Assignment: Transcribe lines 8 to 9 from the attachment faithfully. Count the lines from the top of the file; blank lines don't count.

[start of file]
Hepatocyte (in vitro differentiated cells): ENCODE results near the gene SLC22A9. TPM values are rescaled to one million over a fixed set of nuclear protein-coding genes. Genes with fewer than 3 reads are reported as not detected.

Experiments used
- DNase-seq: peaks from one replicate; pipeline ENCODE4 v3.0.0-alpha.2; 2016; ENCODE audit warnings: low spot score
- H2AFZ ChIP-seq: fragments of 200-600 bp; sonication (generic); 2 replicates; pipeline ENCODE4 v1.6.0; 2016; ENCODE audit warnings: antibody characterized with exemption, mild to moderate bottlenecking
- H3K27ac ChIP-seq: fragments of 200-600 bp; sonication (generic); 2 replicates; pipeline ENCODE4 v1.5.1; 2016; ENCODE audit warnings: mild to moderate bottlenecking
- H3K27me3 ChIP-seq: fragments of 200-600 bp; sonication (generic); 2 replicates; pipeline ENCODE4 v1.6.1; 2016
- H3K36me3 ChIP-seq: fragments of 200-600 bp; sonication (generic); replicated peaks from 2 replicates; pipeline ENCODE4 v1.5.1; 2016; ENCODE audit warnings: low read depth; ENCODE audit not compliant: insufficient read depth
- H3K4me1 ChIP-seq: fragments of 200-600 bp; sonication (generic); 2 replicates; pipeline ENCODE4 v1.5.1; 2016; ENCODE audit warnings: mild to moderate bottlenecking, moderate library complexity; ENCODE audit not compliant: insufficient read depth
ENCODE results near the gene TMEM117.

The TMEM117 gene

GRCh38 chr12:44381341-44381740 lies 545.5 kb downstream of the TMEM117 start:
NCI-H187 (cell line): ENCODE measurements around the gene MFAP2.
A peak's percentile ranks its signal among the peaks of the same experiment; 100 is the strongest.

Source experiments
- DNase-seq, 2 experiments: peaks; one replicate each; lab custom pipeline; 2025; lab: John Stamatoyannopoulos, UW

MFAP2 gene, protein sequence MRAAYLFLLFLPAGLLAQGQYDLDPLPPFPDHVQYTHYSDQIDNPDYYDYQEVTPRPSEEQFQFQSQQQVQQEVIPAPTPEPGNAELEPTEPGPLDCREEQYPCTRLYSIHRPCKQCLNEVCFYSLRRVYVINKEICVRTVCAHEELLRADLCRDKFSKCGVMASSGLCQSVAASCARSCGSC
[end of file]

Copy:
- H3K4me1 ChIP-seq: fragments of 200-600 bp; sonication (generic); 2 replicates; pipeline ENCODE4 v1.5.1; 2016; ENCODE audit warnings: mild to moderate bottlenecking, moderate library complexity; ENCODE audit not compliant: insufficient read depth
ENCODE results near the gene TMEM117.